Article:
Based on the 2023 budget draft, personnel costs total LBP 119 trillion (about 60% of total expenditures). Factoring in Laws 311 and 312, which opened exceptional credit lines worth LBP 37.7 trillion to finance personnel-related costs, the expenditures allocated for wages, salaries, and other social benefits to the public sector are projected to comprise 66% of total expenditures. This marks the largest share of personnel costs relative to the budget since the post-war era (Figure 3). However, personnel costs in 2023, including the credit lines, constitute one-third of their 2019 value in US dollar terms. (Figure 4).

Figure 3: Share of budget expenditure, by economic classification
Note: Figure only accounts for budgeted allocations; Transfers to EdL were not reflected in the budget documents for 2022 and 2023. Source: Budget laws; Public finance report for 2021; budget proposal for 2023
Note: Figure only accounts for budgeted allocations; Transfers to EdL were not reflected in the budget documents for 2022 and 2023. Source: Budget laws; Public finance report for 2021; budget proposal for 2023

Figure 4: Personnel cost relative to budget size (in $ million)
Note: Figure only takes into account budgeted allocations for 2022 and 2023 Source: Budget laws; Public finance report for 2021; 2023 budget proposal
Note: Figure only takes into account budgeted allocations for 2022 and 2023 Source: Budget laws; Public finance report for 2021; 2023 budget proposal

The recovery of wages and salaries is asymmetrical across types of civil servants

Overall, the budget line allocated for temporary public sector employees rebounded, increasing by 38% compared to 2019, while that of full-time employees represents less than 10% of their pre-crisis value (Table 1). Relative to the size of the total budget in each year, allocations for temporary worker salaries increased from 1% in 2019 to 14% in 2023.

Moreover, the Ministry of Foreign Affairs now has the largest discrepancy in wages across departments because some workers are paid in foreign currency (diplomatic corps) while others are paid in Lebanese pounds (central administration). In fact, the salary budget line for workers in the diplomatic corps is projected to be more than 400 times larger than that of civil servants in the ministry’s central administration.

The real value of personnel costs at core-service ministries like the MEHE, MoPH, and MoSA sharply decreased in the 2023 draft budget. Compared to 2019, MEHE’s decreased from $1 billion to $86 million, MoPH’s from $21 million to $1.75 million, and MoSA’s from $3.9 million to $0.4 million. Collectively, the budget lines allocated to personnel costs for these ministries decreased by an average of 97% compared to 2019, well above the 75% overall decrease in personnel cost across institutions.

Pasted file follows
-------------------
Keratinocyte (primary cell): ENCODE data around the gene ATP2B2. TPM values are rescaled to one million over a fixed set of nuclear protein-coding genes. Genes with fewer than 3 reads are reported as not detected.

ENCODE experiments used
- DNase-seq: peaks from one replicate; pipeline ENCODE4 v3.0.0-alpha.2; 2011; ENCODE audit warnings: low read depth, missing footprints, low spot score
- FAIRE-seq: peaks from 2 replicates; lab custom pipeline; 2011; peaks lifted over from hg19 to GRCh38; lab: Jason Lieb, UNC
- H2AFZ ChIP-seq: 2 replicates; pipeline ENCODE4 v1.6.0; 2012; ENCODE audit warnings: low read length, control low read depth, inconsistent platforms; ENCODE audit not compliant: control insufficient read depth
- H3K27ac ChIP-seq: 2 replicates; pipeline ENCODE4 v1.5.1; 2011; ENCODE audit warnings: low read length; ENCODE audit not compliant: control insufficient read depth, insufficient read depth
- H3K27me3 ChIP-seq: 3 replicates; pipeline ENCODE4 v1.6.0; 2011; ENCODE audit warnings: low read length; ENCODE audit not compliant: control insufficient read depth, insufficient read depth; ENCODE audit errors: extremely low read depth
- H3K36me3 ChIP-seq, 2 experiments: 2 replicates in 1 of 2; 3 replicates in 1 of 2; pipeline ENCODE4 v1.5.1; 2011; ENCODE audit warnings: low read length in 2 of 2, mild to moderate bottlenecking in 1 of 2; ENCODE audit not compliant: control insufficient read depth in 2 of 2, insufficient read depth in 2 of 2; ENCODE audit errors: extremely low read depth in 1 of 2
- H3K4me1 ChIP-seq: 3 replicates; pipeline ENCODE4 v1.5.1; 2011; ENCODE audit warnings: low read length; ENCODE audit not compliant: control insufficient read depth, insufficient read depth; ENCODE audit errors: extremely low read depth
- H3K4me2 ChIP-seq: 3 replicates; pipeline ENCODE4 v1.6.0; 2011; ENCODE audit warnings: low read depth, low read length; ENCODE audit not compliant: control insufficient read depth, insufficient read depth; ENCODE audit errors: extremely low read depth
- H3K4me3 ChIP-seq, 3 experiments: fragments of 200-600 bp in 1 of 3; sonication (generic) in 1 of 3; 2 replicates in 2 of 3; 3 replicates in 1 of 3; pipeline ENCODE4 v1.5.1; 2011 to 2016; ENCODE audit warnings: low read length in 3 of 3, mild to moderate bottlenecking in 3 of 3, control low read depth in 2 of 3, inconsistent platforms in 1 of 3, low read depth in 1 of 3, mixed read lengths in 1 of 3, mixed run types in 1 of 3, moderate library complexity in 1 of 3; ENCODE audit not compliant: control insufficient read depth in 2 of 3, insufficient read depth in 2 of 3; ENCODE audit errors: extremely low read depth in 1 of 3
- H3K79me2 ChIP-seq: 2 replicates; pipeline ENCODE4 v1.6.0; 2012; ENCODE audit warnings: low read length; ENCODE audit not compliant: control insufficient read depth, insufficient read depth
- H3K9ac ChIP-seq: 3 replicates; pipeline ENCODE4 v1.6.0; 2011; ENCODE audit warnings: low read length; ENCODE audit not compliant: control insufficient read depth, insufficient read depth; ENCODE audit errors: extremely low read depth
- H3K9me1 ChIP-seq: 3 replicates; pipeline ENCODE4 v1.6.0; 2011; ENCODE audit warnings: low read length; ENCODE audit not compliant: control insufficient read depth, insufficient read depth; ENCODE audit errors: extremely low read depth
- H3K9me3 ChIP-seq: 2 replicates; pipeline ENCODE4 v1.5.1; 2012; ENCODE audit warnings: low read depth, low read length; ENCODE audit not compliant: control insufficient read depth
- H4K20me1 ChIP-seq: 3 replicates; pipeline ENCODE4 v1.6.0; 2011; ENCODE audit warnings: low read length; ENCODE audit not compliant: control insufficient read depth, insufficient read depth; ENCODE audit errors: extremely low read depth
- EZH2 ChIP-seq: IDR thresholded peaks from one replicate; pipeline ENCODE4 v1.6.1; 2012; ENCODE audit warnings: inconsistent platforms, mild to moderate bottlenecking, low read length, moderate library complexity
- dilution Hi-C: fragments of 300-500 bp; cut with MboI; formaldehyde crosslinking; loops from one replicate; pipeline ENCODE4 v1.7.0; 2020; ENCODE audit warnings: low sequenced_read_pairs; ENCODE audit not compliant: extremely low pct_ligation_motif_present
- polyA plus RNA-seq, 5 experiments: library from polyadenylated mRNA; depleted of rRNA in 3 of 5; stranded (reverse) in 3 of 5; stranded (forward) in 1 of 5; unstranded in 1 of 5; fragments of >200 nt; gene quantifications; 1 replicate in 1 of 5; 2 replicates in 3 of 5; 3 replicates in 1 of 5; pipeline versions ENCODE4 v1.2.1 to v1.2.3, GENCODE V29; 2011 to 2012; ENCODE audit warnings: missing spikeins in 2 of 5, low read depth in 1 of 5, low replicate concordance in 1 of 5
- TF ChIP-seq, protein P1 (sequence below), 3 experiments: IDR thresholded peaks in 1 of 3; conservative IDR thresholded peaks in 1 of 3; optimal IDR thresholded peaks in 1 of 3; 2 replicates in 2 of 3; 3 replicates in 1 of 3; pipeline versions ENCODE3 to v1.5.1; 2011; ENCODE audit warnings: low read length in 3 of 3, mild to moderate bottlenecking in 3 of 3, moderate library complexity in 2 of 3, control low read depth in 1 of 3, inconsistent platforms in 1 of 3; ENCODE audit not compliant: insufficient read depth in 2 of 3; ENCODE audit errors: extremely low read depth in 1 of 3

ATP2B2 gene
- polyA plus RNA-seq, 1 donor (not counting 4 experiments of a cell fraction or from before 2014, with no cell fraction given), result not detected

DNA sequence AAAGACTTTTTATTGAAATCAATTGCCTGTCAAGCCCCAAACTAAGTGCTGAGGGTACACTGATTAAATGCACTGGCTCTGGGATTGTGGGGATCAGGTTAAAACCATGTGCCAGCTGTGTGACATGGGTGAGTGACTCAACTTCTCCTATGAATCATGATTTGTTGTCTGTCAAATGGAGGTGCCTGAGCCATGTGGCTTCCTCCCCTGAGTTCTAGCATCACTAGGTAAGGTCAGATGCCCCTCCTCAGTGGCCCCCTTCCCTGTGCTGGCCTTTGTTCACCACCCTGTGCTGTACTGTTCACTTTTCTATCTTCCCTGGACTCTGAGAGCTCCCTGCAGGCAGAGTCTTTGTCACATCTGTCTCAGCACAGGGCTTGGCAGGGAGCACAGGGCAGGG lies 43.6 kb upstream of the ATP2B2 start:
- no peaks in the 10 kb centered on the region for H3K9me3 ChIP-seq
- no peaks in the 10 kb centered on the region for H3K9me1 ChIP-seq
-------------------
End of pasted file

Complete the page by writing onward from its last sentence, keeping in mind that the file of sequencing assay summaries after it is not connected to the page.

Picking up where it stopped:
Table 1: Salary line, by employment status of public sector worker (in USD million)
Note: Table only accounts for budgeted allocations. Source: Budget proposals
Note: Table only accounts for budgeted allocations. Source: Budget proposals

ِAd hoc spending is growing, and so is the budget reserve

According to Article 26 of the Public Accounting Law, the budget reserve should replenish exhausted budget lines that are common between ministries and finance emergency-related expenditure items. This form of public spending requires a decree signed by the prime minister and the minister of finance, which is inherently political in nature.

When spending is properly budgeted, the budget reserve should be minimal. Contrasting this best practice, the 2023 budget reserve is allocated the second-highest amount ($338 million) across institutions compared to the eighth-highest in 2019 ($350 million) (Figure 5). While reserve funds earmarked for emergency spending are an important resource because Lebanon’s macroeconomic landscape remains volatile, the significant increase in its budget share reflects some weakness in budget planning either from underreporting expenditure items or overestimating revenue projections, particularly as more than half the year has already passed.


Figure 5: Budget reserve as a share of total budget
Source: Budget laws and 2023 budget proposal
Source: Budget laws and 2023 budget proposal

Lebanon’s 2023 draft budget does more harm than good

Four years into the crisis, Lebanon’s political elites have not only refused to adopt substantive reforms but have also wasted the state’s dwindling resources. They approached the 2023 budget in an ad-hoc manner absent a medium-term fiscal framework and slashed social services funding without concern for its impact on citizens. Instead of expediting reforms and activating accountability and budgetary institutions, elites seem content to hollow out the state, and by extension, the economy and society.

1. This article is based on a forthcoming report and has been produced as part of The Policy Initiative’s collaboration with UNICEF under a joint project entitled “Analyzing and Advocating for Critical Policies and Reforms”, to promote independent research and policy advocacy. UNICEF does not endorse the viewpoints/analysis/opinions expressed by the authors.

2. Schuknecht, L. 2020. “Public Spending and the Role of the State: History, Performance, Risks, and Remedies.” Cambridge University Press.

3. Institut des Finances. Lebanon Citizen Budget – Budget Calendar.

4. International Monetary Fund. 2021. Data Mapper.; Note that data only includes spending from the budget.

5. Based on IMF’s estimate for GDP in 2023.

6. Calculation based on average exchange rate retrieved from which stood at USD/LBP 1,787 for 2019 and USD/LBP 84,495 between January and June 2023.

7. The high increase in the MoF’s budget is largely due to the social transfers to public sector employees and retirees.

8. World Bank. 2022. “Lebanon Public Finance Review: Ponzi Finance?” World Bank Group.

9. The economic classification divides the budget into the type of expenditure incurred based on their economic nature and purpose, such as salaries, goods and services, transfers, interest payments, or capital spending.